Espionage can halt a slide into war or smooth the path of delicate negotiations, but it can also speed nations toward armed conflict or cause diplomatic rifts.

China’s vastly improved satellite reconnaissance and its cyberintrusions are its most important means of collecting intelligence, US officials say. The fleet of spy balloons, though far less sophisticated, has allowed China to exploit the unregulated zone of “near space.” And the US government is warning allies that China’s electronic surveillance capabilities could expand if the world’s nations use technology from Chinese communications companies.

Artificial intelligence is another battleground. The US government sees its lead in AI as a way to help offset China’s strength in numbers. Chinese officials hope the technology will help them counter American military power, including by pinpointing US submarines and establishing domination of space, US officials say.

US officials are also more concerned than ever at Chinese agencies’ efforts to gather intelligence through personal contacts. They say China’s main intelligence agency, the Ministry of State Security, aims to place agents or recruit assets across the US government, as well as in technology companies and the defense industry.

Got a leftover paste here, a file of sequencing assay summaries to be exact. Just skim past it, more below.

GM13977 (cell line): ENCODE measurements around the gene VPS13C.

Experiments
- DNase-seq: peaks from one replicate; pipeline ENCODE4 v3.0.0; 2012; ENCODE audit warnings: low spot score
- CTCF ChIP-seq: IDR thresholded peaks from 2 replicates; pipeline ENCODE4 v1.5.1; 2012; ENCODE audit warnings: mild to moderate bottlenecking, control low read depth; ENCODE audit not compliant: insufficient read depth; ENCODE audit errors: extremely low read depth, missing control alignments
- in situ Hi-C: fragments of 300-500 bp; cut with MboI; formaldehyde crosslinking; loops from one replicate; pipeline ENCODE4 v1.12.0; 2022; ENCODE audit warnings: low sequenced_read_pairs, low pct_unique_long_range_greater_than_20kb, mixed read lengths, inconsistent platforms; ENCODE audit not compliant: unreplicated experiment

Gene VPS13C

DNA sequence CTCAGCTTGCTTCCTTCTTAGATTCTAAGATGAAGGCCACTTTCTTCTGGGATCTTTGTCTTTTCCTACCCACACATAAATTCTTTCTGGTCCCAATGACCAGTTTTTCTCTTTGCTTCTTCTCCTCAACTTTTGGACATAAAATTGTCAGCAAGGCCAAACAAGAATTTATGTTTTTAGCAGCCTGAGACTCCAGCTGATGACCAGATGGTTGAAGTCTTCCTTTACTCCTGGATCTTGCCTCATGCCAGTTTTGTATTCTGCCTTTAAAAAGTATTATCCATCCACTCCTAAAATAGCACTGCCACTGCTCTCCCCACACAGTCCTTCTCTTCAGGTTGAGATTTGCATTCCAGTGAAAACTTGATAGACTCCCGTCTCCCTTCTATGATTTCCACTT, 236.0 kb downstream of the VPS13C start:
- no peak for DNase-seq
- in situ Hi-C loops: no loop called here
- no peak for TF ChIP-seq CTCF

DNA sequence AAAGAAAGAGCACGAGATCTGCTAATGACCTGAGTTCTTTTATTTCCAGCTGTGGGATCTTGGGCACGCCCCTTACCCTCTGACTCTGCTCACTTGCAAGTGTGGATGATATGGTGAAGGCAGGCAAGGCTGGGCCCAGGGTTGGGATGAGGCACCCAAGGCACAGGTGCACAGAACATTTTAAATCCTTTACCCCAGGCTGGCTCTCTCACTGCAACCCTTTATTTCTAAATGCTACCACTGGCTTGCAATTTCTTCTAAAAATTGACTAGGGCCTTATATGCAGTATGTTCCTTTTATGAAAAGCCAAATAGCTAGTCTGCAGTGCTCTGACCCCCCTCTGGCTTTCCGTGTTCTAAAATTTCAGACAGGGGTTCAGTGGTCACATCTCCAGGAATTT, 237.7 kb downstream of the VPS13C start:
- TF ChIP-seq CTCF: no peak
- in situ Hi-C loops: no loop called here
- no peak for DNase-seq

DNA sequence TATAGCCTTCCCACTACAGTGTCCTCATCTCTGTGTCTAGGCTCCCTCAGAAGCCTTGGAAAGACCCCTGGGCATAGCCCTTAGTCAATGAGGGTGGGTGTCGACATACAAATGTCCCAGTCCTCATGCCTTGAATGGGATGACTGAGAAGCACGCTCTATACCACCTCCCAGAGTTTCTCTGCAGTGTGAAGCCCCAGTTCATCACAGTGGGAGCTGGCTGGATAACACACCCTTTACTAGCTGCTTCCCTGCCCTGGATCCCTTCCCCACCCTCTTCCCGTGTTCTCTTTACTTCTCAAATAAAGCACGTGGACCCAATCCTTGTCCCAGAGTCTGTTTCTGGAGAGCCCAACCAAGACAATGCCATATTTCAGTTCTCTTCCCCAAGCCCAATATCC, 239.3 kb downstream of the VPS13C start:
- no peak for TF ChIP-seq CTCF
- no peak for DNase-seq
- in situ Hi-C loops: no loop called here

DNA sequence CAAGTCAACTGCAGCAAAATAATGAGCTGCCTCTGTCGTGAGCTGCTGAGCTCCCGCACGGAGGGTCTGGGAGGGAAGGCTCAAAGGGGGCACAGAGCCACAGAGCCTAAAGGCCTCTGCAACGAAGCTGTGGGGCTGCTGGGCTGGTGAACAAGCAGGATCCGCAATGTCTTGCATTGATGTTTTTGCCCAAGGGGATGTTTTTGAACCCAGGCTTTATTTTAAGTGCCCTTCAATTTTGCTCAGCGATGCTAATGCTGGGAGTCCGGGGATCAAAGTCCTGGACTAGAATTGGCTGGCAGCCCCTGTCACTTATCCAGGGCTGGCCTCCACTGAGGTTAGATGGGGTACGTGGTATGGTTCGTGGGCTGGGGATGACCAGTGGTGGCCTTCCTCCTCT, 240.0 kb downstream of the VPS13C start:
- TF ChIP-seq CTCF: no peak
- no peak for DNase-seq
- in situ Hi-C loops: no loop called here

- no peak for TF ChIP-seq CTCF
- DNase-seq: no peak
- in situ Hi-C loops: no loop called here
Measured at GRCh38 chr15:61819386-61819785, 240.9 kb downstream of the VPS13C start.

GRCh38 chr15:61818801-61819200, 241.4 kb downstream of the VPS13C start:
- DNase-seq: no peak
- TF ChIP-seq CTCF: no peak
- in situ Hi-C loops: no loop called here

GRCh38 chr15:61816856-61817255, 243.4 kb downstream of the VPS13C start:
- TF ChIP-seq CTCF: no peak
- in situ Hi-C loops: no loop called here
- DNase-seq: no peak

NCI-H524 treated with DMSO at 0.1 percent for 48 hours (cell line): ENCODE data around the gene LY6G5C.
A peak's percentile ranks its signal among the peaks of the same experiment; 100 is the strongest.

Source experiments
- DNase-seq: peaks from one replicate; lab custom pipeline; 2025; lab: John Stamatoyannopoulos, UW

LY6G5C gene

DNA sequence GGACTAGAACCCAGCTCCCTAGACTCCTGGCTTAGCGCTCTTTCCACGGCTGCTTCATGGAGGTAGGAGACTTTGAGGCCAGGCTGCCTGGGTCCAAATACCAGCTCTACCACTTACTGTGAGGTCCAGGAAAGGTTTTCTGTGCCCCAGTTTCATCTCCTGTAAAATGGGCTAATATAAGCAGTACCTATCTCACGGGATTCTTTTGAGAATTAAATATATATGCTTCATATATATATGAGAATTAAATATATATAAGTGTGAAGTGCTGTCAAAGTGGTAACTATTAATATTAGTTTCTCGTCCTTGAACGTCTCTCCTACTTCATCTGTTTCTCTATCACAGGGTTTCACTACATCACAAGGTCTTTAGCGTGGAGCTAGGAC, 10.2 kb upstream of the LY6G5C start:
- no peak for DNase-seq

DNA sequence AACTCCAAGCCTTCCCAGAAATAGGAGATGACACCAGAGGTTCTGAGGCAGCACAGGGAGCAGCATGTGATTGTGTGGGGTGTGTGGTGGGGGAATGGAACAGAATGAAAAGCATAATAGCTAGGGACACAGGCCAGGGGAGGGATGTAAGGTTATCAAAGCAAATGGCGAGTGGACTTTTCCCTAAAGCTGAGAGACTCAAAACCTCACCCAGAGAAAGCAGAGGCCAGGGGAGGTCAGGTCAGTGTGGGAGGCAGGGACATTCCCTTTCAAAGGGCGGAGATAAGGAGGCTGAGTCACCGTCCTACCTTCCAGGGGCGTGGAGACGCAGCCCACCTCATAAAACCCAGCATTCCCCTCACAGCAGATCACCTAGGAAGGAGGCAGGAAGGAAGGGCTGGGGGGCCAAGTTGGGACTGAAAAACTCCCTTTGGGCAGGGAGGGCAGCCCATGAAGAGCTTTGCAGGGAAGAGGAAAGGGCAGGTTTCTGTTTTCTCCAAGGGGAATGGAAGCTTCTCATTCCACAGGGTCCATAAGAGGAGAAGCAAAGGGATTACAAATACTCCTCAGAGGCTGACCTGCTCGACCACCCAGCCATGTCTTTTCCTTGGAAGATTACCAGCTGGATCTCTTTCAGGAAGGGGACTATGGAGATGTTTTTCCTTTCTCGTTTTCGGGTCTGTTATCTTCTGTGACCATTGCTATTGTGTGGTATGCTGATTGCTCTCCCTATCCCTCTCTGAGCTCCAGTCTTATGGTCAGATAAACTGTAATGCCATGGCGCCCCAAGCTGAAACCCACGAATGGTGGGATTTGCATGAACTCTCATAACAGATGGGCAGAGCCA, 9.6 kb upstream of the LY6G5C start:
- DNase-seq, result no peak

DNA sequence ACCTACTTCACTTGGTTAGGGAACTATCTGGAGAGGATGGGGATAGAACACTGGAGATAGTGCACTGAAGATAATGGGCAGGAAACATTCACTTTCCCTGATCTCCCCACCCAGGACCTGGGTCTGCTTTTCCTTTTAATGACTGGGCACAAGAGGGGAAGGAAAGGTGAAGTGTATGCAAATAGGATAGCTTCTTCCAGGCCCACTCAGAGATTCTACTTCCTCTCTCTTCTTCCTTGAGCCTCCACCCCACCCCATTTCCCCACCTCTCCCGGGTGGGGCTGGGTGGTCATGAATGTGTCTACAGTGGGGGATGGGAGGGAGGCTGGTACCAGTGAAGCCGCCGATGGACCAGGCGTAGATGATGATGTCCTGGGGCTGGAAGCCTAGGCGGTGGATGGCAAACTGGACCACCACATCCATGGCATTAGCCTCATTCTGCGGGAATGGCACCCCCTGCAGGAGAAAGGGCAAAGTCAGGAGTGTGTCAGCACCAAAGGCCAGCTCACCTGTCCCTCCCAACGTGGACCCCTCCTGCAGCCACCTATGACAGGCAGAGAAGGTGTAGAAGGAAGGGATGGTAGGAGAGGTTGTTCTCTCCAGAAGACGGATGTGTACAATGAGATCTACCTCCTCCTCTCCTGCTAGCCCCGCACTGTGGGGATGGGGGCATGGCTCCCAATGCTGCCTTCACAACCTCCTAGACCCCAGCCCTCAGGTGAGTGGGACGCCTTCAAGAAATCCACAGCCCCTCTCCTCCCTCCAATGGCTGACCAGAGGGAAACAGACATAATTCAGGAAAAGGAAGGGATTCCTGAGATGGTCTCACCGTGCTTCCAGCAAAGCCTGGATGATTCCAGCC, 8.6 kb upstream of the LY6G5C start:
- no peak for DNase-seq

Chinese agents use social media sites — LinkedIn, in particular — to lure potential recruits. Any time an American takes a publicly disclosed intelligence job, they can expect a barrage of outreach from Chinese citizens on social media, according to current and former officials.


Responding to that threat, federal agencies have quietly opened or expanded their in-house spy catching operations. And Wray said the FBI has thousands of open Chinese intelligence investigations, and every one of its 56 field offices has active cases. All of those field offices have counterintelligence and cyber task forces largely focused on the threat from Chinese intelligence.

Those investigations involve attempts by Chinese spies to recruit informants, steal information, hack into systems, and monitor and harass Chinese dissidents in the United States, including using so-called police outposts.